Schools funding crisis fails vulnerable children

by Rachel Lyon, Waltham Forest Socialist Party and SEND worker

Schools face a special educational needs and disabilities (SEND) funding crisis, a £1 billion shortfall in funding. The £730 million budget increase announced for 2021-22 won’t touch the sides, and will see council SEND budget deficits continue to grow.

Since the 2014 Education Act introduced the change from ‘statements’ to ‘educational, care and health plans’ (ECHPs) to determine what funding is given to meet children’s needs, the number of children entitled to funding has seen a 25% rise.

We are told that schools can’t cope with these demands, but surely the answer is to request the government for more money? After all, the government bailed out the banks in 2008, and big business throughout the pandemic. We need an immediate injection of funding to wipeout council SEND budget deficits.

Labour councils like ours in Waltham Forest, east London, should refuse to make cuts, spend what is needed to meet children’s needs, and demand the money from the government. This stand could help mobilise demonstrations of parents and staff and be the start of a campaign for a fully funded education system accessible for all children regardless of their ability or need.

In March, in partial admission of the crisis, the Department for Education announced £100 million of ‘safety valve agreements’, or bailouts, for the five local authorities with the biggest SEND budget deficits, but under strict conditions of these councils making further cuts.

Waltham Forest Borough Council has a £7.97 million deficit and did not get a bailout. Our borough has decided to cut 10% from the budget for those children who have a band E or F ECHP. Our borough has the highest number of children with an EHCP, and statistics show there will be a 25% increase each year.

Waltham Forest’s own SEND ethos states: “Children and young people with special educational needs or disabilities (SEND) will achieve well in early years, at school, at college and lead happy and fulfilled lives”

It should read: “Prepare for a lifelong battle for your child’s rights in education”. The reality is that a child’s EHCP plan is treated as a wish list, not a legal document. Under budget pressures, and without the same level of scrutiny as schools under direct local authority control, academies can be a law unto themselves, with high exclusion rates amongst SEND pupils.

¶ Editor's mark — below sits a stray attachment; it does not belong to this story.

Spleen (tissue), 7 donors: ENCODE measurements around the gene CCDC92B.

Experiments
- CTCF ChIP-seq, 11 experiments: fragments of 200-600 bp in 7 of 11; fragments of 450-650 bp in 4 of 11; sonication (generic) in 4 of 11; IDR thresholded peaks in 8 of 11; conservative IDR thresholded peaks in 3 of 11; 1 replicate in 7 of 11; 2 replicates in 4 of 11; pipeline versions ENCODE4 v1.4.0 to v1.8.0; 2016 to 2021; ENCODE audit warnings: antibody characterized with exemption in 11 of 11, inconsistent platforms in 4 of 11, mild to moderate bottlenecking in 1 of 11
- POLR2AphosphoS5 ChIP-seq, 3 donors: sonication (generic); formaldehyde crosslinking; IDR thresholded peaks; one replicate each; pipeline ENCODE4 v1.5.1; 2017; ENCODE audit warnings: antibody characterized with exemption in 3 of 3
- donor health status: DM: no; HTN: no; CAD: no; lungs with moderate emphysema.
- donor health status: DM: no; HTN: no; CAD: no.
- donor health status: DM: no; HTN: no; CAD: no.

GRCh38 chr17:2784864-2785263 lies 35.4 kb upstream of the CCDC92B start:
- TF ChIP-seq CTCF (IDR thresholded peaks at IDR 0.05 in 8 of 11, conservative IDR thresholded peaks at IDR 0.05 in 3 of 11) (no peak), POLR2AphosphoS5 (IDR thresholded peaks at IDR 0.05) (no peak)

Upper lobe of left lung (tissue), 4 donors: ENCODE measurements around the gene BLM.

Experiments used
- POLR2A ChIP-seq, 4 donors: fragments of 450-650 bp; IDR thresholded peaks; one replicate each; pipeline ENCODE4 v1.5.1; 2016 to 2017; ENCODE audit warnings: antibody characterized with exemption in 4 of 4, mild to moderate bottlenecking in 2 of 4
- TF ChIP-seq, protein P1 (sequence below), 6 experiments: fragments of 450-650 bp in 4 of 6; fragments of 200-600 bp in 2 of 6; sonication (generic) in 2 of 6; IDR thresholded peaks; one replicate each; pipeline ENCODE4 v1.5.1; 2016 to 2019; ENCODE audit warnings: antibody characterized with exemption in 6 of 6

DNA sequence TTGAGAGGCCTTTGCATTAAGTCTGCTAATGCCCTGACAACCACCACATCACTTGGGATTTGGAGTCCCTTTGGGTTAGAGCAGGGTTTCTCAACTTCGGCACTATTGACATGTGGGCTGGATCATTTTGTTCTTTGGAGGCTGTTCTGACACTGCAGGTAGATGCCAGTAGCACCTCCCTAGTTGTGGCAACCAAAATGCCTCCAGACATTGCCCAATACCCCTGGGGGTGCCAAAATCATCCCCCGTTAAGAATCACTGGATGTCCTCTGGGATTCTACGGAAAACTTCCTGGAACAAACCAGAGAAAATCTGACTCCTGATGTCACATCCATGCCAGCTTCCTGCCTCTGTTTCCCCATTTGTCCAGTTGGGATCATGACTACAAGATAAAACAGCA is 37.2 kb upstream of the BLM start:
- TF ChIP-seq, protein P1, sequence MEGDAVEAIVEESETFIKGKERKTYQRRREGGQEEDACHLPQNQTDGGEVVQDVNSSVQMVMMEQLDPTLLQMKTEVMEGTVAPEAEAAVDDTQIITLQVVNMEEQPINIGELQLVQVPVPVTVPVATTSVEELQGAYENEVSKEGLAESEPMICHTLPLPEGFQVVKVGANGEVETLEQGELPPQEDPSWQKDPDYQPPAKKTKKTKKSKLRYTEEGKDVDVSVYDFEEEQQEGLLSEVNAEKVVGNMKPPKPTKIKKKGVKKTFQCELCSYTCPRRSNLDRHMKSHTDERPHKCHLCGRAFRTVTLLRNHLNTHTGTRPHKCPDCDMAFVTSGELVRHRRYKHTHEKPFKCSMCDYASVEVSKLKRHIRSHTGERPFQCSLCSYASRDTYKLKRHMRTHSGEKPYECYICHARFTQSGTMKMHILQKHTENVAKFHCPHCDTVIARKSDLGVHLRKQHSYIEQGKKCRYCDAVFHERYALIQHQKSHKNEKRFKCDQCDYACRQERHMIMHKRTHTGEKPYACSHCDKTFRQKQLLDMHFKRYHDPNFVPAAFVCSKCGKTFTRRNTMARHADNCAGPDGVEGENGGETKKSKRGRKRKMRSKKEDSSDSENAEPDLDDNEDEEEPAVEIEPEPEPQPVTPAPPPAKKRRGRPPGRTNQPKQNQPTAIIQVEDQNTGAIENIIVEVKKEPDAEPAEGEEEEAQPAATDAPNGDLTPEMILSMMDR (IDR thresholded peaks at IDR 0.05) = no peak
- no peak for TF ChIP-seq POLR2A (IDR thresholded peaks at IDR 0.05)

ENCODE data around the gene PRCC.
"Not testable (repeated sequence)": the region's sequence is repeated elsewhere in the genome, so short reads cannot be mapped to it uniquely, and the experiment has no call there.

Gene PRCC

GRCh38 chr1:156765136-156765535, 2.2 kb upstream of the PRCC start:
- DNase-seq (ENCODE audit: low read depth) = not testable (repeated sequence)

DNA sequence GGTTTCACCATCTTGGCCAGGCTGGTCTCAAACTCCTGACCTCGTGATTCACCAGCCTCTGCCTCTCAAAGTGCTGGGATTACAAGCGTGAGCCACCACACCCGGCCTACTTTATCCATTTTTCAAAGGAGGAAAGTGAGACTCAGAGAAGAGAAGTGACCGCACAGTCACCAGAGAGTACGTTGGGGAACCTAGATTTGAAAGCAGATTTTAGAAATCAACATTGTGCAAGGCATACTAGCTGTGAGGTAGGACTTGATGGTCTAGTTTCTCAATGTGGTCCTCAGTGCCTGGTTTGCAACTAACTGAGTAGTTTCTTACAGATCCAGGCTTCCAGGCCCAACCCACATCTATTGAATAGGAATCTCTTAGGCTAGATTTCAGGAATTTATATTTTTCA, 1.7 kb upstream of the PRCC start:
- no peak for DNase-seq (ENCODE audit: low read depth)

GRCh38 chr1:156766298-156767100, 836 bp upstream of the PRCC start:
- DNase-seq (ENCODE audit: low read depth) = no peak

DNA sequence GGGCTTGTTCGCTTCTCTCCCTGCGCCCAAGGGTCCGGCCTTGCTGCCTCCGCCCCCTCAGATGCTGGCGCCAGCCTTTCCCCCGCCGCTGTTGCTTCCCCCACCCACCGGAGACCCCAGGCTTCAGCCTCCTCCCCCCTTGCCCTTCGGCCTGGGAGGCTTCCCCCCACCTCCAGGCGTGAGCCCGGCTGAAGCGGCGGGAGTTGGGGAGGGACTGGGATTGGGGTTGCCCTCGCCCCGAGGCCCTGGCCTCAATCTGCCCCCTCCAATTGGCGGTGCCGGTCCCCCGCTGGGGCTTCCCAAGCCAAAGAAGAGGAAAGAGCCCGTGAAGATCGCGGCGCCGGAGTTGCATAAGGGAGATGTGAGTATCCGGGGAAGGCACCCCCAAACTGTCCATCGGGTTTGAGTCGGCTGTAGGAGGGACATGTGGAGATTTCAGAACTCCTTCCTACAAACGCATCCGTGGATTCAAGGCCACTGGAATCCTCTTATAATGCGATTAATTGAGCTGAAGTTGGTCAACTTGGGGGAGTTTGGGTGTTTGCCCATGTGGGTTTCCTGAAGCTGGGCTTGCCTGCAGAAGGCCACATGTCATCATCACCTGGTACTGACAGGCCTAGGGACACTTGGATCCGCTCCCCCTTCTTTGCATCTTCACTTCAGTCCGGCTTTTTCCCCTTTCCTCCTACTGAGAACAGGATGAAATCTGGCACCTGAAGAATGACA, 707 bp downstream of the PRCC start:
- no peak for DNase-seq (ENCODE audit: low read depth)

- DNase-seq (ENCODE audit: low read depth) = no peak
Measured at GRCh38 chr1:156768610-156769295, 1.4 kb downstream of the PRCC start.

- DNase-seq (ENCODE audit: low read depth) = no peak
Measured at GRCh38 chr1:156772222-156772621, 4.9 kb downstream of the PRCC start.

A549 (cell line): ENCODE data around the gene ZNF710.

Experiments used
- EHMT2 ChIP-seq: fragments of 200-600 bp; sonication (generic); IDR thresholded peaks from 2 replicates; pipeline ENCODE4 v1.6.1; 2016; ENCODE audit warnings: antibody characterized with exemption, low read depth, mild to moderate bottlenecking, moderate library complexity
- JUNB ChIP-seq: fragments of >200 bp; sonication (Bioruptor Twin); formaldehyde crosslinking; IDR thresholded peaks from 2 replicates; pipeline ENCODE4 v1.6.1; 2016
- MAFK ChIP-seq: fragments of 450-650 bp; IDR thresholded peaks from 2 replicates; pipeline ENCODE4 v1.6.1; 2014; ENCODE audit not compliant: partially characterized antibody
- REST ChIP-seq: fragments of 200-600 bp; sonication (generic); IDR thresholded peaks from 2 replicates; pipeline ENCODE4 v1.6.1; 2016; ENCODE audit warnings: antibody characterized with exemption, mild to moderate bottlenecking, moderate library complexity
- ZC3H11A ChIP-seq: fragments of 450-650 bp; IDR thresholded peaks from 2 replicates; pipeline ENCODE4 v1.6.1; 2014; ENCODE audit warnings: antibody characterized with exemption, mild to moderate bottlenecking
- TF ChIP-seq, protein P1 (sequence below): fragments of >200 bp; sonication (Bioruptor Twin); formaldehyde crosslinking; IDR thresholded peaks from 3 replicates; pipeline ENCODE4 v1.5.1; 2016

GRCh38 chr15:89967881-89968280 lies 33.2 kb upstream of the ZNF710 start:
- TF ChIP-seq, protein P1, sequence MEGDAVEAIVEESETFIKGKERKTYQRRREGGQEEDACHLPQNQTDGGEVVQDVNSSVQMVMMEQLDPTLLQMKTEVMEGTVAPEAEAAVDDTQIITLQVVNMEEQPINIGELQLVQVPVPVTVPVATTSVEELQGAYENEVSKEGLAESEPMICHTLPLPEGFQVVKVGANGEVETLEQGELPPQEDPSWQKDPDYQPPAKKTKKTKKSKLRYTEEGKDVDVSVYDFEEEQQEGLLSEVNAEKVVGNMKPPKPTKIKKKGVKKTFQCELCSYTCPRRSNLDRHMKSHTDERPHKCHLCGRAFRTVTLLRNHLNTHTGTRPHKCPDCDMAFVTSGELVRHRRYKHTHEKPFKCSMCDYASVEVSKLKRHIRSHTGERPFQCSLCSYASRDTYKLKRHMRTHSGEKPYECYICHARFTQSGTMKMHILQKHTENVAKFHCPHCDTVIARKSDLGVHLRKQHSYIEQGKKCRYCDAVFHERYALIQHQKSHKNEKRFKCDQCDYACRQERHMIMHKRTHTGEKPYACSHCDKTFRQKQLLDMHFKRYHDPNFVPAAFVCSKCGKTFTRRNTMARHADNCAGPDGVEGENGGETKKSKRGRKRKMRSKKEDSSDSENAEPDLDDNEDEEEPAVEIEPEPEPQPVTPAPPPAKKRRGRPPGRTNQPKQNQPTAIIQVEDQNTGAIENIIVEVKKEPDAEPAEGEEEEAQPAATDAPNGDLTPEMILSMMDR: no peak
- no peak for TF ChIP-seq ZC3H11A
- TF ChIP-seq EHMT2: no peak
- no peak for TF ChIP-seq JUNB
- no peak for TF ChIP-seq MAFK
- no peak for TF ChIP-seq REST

As an education worker I am inundated with horror stories of children being excluded, not because of their challenging behaviour, but because of the lack of experienced staff and adequate training in schools.

Initially it was hard to hear parents make formal complaints that their child was not getting the 1:1 support on their ECHP, but this is now a regular complaint. I think it should be mandatory for all schools to provide a sensory room, training, provision and essential therapies.

In 2020, two families, alongside many witnesses, took Waltham Forest Borough Council to the high court to legally challenge the 10% reduction in band E and F funding. The families argued that this level of funding doesn’t meet ECHP requirements.

The courts found that the council has a legal obligation to meet assessed needs and the priority to regard the ECHP as a legal document, but failed to find that the council has acted unlawfully. The campaigners correctly point out that the councils actions are both unethical and unjust.

We need to unite whole school communities to fight for the funding young people deserve, and to fight school job cuts. We need councils to refuse to pass on cuts, and demand the funding from government. We need to address the disastrous effect of academisation for SEND children.

Parents, education workers, trade unions and young people need to stand together in opposition. This should include standing in the local elections for 2022 with a position of no cuts. Our community needs a voice!

There is never a good reason to make cuts to education. Our children deserve more and shouldn’t pay the price for Covid. The disadvantages SEND children face are already huge in this capitalist society, they don’t need more!